I feel that United will now kick on. Burning with irritation at their opponents’ classless triumphalism and a perceived lack of respect, the Leeds players and coaching team will find a new level of togetherness. The scenes towards the end of this derby showed a “cut one of us and we all bleed” attitude that has always served Leeds teams well. The players reacted like tigers when Town coach David Wagner topped off his ill-advised pitch invasion by encroaching on the Leeds technical area. Garry Monk stood his ground, and his players piled in. Great stuff. Its something to draw on for the rest of the season, and I fully expect that to happen. I’d give a lot to be a fly on the wall at Thorp Arch when the players reconvene this week. Feisty will be the least of it.

As for Town, they could well become victims of what I have in the past termed “post-Cup Final Syndrome”. It affected supposed big boys Newcastle in the aftermath of their Elland Road win, and one glance at Huddersfield’s next six fixtures shows that there is potential for the kind of falling-away that I’ve often noticed in smaller teams after managing to win against Leeds. If this sounds arrogant, then I’m sorry. It’s borne out by verifiable facts, so there you go.

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Classless, sick dog-botherers

The lack of class embodied by the Town coach was sadly not confined to the touchline. In the stands as well, Terriers fans, hyped beyond all taste and reason, flourished a Turkish flag in a deliberately gloating gesture designed to rankle with Leeds fans still haunted by the murders in Istanbul 17 years ago. On the taste scale it was way down towards the Millwall and man united end of things. You expect more of fellow Yorkshire clubs, but clearly Huddersfield, as we’ve long known deep down, is a taste-free zone. The media make nothing of this sort of thing, but it’s among the worst aspects of our game today – and one can only feel sympathy for the bereaved families when they see yet another example of idiots taking some sort of sick, perverted pleasure in the deaths of innocent football fans.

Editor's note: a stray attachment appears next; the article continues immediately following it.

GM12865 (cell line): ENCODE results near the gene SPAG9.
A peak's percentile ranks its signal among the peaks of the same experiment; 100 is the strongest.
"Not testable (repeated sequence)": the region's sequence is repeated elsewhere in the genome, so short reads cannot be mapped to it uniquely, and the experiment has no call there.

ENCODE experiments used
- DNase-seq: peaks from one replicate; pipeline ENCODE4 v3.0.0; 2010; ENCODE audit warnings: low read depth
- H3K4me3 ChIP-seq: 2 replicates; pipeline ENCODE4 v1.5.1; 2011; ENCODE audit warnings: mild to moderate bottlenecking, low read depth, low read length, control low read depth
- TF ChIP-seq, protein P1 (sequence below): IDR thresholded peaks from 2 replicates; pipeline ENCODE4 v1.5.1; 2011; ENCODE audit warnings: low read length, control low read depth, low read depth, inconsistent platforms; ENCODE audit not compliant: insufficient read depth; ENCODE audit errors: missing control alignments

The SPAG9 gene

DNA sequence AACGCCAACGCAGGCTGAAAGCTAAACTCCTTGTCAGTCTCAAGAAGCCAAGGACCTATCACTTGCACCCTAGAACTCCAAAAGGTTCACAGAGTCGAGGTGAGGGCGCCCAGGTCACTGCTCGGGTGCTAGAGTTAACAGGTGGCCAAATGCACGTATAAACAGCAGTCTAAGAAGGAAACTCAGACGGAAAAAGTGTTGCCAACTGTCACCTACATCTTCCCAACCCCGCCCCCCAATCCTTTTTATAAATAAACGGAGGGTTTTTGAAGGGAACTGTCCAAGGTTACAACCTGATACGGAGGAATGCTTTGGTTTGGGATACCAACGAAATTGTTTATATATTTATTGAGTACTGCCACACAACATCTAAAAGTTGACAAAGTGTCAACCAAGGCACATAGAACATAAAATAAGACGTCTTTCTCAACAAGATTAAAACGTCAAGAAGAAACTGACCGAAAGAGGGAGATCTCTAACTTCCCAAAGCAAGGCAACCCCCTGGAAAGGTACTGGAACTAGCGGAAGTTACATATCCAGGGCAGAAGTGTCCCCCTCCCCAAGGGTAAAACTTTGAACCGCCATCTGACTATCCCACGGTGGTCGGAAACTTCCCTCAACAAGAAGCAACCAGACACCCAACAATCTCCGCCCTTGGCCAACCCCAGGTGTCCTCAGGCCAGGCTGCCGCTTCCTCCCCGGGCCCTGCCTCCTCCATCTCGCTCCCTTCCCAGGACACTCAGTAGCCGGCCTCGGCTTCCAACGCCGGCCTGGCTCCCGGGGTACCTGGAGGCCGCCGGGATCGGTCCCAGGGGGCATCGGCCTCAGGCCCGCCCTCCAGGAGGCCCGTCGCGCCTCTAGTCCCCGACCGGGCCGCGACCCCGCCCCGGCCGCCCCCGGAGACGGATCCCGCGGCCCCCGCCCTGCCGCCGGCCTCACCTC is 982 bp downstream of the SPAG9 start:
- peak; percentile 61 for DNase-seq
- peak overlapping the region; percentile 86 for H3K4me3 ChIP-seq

The upshot of this afternoon will turn out to be one result that doesn’t change much, and two off-field factors that could affect things greatly. Watch for Huddersfield to fade away and see how Leeds now pick up. There’s a long way to go, and much can yet happen. 

And should these two clubs chance to meet again in the play-offs, do you think that Leeds will now lack for incentive and motivation? Not a chance. Be afraid, Town. Be very afraid.

Aston Villa the Acid Test for Rampant Leeds United   –   by Rob Atkinson

Fortress Villa Park

Villa Park has in the past been a productive venue for various Leeds United sides down the years, but nobody at Elland Road will expect anything other than the sternest test of United’s promotion credentials when two giants clash at the famous old stadium on Thursday evening. 

History is not exactly against Leeds in this away fixture. The past throws up some memorable results for the Whites, including a surprise 4-1 victory for a relegation-destined United against a Villa side on the cusp of becoming European Champions in 1982. Nine years later, before a live ITV audience, Wilko’s Leeds repeated that scoreline and stunned Villa Park as they made their first declaration of intent to become the Last Champions of the old-style Football League. But, encouraging though history might be for the Yorkshiremen, it could count for little this time around.